Written by: Frank Iacono
Tom’s Attic is the brainchild of drummer, Greg DiStefano. After spending many years in another cover band called The HoneyBadgers, Greg felt inspired to form a quintet featuring brand new musicians. In an effort to find the best local experienced players, he formed Tom’s Attic completely and totally through the use of Internet sites such as Craigslist and Bandmix. For some people, this maybe an unusual way to construct a band, but for them, it worked!
With approximately 40 songs in their repertoire, Tom’s Attic plays classic tunes from legendary rock bands such as The Beatles, The Ramones, Pat Benatar, Bon Jovi, and Journey. Additionally, Tom’s Attic branches out beyond classic rock, covering newer songs from Bruno Mars, Neon Trees, Young the Giant, and Paramore. Content on not being just another bar band, make sure to check out one of Tom’s Attic live shows at a local venue near you.
In this edition of The Creative Spotlight, I had the pleasure of interviewing Chip Bell, Mike Clineff, Ben Perkins, Chelsea Reynolds, and Greg DiStefano from Tom’s Attic and asking them a few questions about their musical influences, their career as a cover band, their set list, and their past and upcoming performances.
The Creative Spotlight: How did you come up with the band name Tom’s Attic?
Tom’s Attic: It actually came fairly naturally. I think it was our bass player, Chip, who originally came up with the name. In a nutshell, our soundman’s name is Tom. We have our rehearsals in his loft/attic, hence the name. We had made up a list of band names to vote on. Tom’s Attic got thrown into the mix and, at first it didn’t seem to have much momentum. But it was pretty clear after the first round of voting, that there was no need for a second round of voting. And so Tom’s Attic was born.
TCS: Please introduce us to the Tom’s Attic band lineup?
TA: Let’s start with our newest member, first. We have Chelsea Reynolds on lead vocals. This is Chelsea’s first full band experience. She is ready to show off her incredible vocal talent. On guitar is Ben Perkins. Originally from North Carolina, Ben was formerly in a funk rock band called The LRAs. Like George Harrison, he is the quiet one of the group. Also on guitar and backing vocals is Michael Clineff. Mike is a local singer/songwriter who has been in other cover bands, but had most recently been writing, recording and performing his own tunes. On bass and backing vocals, we have Chip Bell. Also local to the West Grove, PA area, Chip is a former member of Dave Matthews tribute band, The Grey Street Band. Finally, we have Greg DiStefano on drums and backing vocals. Greg most recently played for local cover band, The HoneyBadgers. He also fills in on drums occasionally for Philly cover band, Bangarang.
TCS: How long has this current lineup of Tom’s Attic been playing together and how did you all get started?
TA: The band came together in January of 2014. Greg put an ad on Craigslist for musicians interested in a project like this. After the first audition, Mike and Ben were on board. Chip came along a week later. Then after some additional searching through another website called Bandmix, we found Chelsea, who rounded out our lineup. It’s kind of interesting that you can throw together a group of total strangers that you found on the Internet, but for us, we really seem to gel nicely.
TCS: As a cover band, how would you describe Tom’s Attic musical genre?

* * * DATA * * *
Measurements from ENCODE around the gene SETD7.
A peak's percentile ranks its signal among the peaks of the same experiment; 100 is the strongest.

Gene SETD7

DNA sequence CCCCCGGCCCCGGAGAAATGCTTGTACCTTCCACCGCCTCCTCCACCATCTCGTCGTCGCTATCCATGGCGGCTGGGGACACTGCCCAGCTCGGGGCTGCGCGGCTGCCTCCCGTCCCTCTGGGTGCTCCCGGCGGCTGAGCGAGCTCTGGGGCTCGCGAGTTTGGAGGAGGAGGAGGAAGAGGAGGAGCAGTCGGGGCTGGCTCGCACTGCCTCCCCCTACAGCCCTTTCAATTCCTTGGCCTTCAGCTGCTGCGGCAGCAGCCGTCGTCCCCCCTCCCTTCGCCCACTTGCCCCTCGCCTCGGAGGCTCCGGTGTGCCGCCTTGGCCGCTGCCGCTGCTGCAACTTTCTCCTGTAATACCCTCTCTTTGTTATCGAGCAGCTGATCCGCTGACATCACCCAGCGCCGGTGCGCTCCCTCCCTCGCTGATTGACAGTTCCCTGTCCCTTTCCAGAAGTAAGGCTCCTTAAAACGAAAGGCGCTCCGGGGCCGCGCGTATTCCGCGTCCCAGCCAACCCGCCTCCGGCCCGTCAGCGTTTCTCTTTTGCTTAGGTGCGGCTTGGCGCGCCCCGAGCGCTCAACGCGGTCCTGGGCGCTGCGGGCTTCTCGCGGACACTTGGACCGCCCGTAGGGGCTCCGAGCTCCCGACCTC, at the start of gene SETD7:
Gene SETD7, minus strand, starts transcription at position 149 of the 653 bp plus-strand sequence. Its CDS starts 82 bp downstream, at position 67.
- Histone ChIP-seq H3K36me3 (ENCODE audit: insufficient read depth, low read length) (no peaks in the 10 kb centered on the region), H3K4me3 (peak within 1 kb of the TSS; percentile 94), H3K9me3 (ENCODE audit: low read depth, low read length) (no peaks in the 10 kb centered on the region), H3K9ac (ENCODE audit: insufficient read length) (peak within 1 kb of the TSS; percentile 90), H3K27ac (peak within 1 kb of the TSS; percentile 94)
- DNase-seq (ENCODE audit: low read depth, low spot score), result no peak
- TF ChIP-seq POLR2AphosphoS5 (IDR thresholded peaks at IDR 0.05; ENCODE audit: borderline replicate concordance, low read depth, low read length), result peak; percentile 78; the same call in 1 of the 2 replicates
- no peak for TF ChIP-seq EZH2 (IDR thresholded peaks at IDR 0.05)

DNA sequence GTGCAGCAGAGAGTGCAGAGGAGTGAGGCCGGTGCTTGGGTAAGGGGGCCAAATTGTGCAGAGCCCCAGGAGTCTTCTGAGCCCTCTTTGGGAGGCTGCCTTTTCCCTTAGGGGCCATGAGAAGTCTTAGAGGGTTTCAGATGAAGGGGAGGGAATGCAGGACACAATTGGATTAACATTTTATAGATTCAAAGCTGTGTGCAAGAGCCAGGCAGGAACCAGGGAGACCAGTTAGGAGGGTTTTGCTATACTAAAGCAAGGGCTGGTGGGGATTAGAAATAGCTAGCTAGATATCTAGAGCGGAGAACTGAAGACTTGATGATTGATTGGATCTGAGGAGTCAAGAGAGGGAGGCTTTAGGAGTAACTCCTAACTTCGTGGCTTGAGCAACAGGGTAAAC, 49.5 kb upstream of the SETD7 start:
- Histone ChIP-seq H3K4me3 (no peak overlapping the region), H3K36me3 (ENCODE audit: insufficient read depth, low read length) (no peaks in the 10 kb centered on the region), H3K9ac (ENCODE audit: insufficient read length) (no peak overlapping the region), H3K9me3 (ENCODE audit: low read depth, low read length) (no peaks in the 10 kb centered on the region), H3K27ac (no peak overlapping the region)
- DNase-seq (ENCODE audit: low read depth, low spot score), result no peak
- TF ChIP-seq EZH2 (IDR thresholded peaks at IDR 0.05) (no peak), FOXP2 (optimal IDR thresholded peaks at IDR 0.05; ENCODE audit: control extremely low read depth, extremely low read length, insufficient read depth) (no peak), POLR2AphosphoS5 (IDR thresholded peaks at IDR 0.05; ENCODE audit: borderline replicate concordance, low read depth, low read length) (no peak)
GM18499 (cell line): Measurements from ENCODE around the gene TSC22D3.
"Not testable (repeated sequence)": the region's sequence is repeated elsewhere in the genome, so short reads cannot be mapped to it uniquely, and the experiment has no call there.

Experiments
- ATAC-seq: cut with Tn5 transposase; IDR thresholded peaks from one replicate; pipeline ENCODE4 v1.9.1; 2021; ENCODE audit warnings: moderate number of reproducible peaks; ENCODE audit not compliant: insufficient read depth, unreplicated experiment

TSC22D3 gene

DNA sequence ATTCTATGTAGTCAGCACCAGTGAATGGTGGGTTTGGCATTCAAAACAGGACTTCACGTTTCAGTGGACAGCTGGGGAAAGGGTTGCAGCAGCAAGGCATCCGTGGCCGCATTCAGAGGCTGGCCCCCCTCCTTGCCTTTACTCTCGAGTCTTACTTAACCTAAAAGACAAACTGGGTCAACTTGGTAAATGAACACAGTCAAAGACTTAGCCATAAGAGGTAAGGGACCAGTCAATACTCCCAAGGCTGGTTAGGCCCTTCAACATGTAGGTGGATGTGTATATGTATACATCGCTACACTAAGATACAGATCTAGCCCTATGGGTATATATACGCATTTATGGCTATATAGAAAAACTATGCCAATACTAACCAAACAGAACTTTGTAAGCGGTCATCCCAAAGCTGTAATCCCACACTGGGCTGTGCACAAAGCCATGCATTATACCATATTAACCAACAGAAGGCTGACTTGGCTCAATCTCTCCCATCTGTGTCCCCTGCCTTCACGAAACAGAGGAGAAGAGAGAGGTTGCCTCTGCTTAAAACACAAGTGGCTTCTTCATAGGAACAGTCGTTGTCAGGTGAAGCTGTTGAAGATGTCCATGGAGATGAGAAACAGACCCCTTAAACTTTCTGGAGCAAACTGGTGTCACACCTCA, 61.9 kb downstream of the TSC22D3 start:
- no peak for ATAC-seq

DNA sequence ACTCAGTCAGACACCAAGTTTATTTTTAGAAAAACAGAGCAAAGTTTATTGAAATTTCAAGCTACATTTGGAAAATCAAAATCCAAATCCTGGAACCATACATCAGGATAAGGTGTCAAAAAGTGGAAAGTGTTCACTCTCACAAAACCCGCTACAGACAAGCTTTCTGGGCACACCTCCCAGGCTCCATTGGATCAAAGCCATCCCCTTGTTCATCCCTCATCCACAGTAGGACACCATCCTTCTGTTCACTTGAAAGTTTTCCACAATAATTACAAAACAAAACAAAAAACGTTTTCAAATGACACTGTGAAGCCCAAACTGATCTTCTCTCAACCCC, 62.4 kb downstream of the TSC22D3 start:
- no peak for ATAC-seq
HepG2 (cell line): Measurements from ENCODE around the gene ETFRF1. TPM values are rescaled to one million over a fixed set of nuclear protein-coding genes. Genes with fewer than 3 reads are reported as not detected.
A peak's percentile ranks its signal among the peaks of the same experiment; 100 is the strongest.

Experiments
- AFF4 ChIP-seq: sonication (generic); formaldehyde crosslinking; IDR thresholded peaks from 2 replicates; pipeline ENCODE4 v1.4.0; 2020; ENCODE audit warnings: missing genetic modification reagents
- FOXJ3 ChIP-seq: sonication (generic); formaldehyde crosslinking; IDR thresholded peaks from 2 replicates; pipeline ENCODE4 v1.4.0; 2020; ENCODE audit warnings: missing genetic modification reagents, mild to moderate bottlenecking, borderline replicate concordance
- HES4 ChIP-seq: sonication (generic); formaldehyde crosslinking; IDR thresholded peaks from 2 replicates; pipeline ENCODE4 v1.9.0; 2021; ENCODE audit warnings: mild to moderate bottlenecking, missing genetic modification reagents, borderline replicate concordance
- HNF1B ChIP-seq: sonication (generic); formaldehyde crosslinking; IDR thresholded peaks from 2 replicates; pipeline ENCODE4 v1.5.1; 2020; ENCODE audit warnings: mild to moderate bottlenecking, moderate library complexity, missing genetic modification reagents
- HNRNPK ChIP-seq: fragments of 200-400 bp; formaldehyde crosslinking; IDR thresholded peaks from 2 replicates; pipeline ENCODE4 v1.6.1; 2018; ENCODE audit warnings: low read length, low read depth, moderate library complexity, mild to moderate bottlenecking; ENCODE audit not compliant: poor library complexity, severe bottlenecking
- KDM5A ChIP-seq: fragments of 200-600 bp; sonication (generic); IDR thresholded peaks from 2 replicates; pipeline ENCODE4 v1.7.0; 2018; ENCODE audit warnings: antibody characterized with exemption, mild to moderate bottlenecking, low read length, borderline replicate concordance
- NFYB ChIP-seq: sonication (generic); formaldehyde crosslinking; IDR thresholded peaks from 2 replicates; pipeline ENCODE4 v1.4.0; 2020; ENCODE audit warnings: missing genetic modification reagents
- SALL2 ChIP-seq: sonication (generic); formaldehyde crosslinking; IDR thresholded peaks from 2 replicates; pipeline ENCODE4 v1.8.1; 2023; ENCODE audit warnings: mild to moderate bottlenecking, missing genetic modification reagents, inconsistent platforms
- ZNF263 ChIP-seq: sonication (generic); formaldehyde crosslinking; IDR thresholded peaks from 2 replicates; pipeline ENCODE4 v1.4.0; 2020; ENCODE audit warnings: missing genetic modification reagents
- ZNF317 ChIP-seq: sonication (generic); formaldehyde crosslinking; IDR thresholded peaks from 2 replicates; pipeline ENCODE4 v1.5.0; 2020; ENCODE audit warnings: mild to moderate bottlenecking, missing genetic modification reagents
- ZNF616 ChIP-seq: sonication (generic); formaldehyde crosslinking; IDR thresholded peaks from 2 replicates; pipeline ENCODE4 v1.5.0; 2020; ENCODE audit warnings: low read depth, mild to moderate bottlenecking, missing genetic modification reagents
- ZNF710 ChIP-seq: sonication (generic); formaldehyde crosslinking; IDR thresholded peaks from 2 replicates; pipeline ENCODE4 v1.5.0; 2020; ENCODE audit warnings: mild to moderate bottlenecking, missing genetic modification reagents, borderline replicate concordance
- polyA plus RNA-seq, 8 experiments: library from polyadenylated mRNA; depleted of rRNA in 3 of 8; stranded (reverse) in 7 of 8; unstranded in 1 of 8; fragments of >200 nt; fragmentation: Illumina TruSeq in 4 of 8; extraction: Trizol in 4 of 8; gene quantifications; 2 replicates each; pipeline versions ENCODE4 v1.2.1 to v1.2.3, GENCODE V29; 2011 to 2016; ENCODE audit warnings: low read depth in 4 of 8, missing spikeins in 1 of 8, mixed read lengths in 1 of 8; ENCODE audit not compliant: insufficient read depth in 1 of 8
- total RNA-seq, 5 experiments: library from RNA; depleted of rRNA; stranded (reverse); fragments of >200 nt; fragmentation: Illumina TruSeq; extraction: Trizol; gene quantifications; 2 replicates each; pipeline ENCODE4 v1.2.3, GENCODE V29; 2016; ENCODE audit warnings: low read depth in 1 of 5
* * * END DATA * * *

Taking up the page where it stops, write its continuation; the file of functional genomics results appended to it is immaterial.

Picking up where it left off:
TA: On a basic level, we probably cover 80% modern rock from 1990 to today. The other 20% is pre-1990s, some classic, some 80s, some funk. We try to pick tunes that our audience will be able to sing along and dance to. Also, we rarely play something that the entire band doesn’t like. I say “rarely” because there are a couple of exceptions. Sometimes you have to take one for the team…
TCS: At what age did you guys individually realize that you wanted to be musicians?
TA: Greg: I’ve been playing drums since I was 5 years old. My dad was a professional jazz drummer on the Philly music scene who started in the late 50′s and played until he passed in 1996. It must be in the blood, because I have a passion for music, both playing and listening to it. I had always played drums in my home, but hadn’t played in a band since high school. When I was 41 I decided that since my kids were nearly grown that I would take the plunge and not let any more time go by or continue to miss out on what I had always wanted to do, which was play in a band.
Chip: I have been playing bass since I was 15, I was coerced by my friends who all played guitar. It was the best peer pressure a 15 year old could have for sure.
Mike: I was a big Led Zeppelin fan growing up in the late 70’s early 80’s and was inspired by musicians like Jimmy Page, Jimi Hendrix, Eric Clapton, Angus Young and Jerry Garcia among others. I bought my first guitar and amp for $35 at a small music store down the street when I was 12, (saved my allowance for 2 months). Then I was hooked. I played in a handful of garage bands in my teens, cutting my teeth at backyard gatherings, and “my parents are away” parties. I’ve had a love for songwriting all my life, telling stories about experiences and life. Recently I took about 2 years off from bands to focus on me as an artist and I wrote some of my best songs. I realized how much I missed playing with a band and when the opportunity popped up, I never looked back.</p.
Ben: Sophomore year of high school. I hung around with a lot of really talented musicians when I was a teenager. I decided to pick up a guitar one day and take advantage of my situation. Unlike Greg, music did not run in my family. I’m fairly certain I am the only one in my extended family that can play any kind of musical instrument.